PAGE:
Johnson, he recommended that the claimant see another doctor or have more
invasive treatment for her back impairment. She claimant did see Dr. Metzger
according to Dr. Johnson, but Dr. Metzger’s treatment notes of the
examination indicate that the claimant did not complain of her bladder or
bowel problems. He recommended, as has Dr. Johnson, that the claimant
consider epidural injections or weight loss treatment. However, Dr. Metzger
also recommended that the claimant avoid taking narcotic pain medications as
well. The claimant declined to see another specialist for the bladder and bowel
dysfunction additional times according to Dr. Johnson’s treatment notes. It is
concluded that there is no limitation on the claimant’s ability to work
suggested due to this complaint. The claimant’s testimony at the hearing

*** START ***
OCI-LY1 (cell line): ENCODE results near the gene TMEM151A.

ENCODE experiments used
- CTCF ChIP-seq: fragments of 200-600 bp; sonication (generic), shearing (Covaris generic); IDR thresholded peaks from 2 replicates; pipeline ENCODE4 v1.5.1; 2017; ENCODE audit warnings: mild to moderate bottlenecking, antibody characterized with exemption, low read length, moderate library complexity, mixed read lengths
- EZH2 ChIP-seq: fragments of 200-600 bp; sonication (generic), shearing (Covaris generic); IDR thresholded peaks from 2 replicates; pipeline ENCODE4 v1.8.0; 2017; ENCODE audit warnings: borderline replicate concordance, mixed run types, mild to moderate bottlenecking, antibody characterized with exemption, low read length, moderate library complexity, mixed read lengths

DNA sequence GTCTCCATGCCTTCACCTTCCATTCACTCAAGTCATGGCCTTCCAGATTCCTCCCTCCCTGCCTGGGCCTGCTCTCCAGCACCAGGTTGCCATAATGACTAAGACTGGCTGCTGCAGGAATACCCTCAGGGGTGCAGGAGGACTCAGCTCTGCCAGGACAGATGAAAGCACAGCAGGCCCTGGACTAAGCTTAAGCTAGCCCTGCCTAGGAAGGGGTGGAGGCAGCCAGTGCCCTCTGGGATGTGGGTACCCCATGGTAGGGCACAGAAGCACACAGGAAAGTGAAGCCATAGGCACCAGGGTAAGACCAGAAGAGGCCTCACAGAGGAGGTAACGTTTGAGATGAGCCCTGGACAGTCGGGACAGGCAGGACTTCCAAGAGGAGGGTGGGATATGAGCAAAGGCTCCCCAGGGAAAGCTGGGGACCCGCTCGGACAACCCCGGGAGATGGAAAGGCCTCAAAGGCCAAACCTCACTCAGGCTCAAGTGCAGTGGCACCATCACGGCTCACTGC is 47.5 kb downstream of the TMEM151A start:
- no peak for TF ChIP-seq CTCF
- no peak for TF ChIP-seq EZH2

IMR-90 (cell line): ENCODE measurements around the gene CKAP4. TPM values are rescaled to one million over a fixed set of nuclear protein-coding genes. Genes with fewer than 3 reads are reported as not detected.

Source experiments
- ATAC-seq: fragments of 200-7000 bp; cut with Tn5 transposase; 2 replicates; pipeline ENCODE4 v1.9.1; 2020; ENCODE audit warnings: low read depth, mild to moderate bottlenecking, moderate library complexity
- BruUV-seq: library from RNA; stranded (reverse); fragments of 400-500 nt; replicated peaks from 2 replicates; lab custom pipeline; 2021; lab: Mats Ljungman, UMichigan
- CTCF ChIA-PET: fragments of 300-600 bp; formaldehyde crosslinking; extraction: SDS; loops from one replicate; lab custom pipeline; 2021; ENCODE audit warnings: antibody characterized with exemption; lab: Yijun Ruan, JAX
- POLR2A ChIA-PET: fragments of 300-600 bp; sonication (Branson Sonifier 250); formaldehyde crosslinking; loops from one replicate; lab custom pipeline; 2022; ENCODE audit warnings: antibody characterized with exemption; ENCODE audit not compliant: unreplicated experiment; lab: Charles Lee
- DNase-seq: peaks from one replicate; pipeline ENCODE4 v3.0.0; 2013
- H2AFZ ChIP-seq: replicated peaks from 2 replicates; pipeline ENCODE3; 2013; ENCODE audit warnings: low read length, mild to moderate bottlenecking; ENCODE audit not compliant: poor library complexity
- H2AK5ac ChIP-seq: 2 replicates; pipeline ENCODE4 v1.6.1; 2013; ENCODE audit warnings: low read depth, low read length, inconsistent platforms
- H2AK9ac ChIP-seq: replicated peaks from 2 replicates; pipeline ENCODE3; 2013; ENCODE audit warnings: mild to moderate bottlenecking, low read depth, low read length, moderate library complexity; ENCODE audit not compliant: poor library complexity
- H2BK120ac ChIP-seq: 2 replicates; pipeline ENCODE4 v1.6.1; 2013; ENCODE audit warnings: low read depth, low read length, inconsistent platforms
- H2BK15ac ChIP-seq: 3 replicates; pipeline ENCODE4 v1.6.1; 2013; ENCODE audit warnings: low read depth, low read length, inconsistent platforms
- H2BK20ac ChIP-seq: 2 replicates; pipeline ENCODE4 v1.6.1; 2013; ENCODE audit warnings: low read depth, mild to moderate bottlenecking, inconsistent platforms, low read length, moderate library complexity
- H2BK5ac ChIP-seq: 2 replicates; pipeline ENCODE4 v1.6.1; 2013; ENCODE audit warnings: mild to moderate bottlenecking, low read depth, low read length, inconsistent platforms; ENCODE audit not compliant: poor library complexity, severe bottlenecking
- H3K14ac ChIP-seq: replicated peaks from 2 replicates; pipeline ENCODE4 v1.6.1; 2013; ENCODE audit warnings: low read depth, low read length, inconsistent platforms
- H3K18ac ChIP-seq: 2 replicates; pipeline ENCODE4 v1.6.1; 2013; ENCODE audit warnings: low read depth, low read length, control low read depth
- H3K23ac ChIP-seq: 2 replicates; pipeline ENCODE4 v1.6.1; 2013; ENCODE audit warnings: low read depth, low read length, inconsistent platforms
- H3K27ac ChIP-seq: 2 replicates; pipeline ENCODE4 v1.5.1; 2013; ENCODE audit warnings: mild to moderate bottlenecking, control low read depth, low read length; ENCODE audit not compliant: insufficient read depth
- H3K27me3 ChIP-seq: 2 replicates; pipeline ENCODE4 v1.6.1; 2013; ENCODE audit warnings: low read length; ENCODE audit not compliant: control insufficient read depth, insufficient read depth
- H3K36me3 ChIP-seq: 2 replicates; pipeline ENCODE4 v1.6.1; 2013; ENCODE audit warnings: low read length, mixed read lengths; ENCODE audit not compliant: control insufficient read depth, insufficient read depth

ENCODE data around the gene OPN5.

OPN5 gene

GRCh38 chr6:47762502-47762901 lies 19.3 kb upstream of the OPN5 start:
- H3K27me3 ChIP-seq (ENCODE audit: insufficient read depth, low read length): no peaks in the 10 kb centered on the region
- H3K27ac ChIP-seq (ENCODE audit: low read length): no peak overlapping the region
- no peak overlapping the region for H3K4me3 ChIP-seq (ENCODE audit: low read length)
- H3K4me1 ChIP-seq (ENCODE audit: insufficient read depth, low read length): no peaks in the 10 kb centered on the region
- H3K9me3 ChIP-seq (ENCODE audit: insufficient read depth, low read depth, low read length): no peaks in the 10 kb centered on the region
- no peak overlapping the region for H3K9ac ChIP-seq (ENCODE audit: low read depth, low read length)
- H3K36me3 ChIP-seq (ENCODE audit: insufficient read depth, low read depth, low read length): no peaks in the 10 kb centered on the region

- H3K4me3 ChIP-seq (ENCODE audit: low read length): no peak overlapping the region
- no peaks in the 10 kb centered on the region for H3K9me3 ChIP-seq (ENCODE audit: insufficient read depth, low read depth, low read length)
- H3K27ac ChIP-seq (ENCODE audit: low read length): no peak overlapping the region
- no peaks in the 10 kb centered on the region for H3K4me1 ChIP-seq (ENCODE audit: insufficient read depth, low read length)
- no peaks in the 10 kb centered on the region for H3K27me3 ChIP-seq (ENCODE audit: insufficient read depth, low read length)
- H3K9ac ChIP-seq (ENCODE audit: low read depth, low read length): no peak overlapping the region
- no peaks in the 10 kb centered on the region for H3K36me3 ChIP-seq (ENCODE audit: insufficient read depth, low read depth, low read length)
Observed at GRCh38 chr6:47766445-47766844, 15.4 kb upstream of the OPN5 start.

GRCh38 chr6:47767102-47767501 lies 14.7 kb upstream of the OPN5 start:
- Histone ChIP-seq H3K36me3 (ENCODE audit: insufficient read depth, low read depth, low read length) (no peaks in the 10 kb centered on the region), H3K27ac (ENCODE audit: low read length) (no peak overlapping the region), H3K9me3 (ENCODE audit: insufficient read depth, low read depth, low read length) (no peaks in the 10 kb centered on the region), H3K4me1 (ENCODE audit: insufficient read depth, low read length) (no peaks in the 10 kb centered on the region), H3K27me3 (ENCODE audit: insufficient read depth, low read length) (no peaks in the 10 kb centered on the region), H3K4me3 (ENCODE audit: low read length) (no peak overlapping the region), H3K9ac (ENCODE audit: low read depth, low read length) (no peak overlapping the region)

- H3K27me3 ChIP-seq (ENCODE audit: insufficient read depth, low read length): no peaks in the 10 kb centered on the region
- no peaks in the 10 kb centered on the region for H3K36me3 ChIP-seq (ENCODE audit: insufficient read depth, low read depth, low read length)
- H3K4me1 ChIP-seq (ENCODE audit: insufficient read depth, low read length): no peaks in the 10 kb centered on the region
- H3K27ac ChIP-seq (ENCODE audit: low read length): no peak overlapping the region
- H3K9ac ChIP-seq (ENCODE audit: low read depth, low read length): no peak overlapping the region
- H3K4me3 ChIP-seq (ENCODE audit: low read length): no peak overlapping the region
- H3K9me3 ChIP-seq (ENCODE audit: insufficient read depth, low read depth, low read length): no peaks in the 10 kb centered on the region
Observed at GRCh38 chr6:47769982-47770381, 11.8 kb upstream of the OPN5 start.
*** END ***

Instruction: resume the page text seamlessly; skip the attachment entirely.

regarding her bladder functioning also fails to show limitations on her ability
to work. She did link her back pain to her incontinence, and the medical
evidence does not indicate such a link. However, she indicated that at her
most recent job that she was able to compensate for her incontinence and she
does not allege the need for frequent breaks or a similar limitation for this
symptom (Exhibit 2E; Exhibi 7F; Exhibit 8F).
The medical evidence does support the existence of the claimant’s back
impairment and her condition is described as an “unusual” level of stenosis for
her age and “severe congenital spinal stenosis” by Dr. Metzger. He indicates
that her MRI shows mild degenerative changes and only mild to moderate
stenosis but indicates such at each disc space in the lumbar spine. He
specifically states that the claimant should avoid narcotic pain medication and
that she should walk two miles a day despite her impairment. He states that
the claimant is not a surgical candidate yet, but that she also has refused spinal
injections as a treatment. His opinion is at least somewhat in conflict with the
level of pain and limitations that the claimant reports and does not support the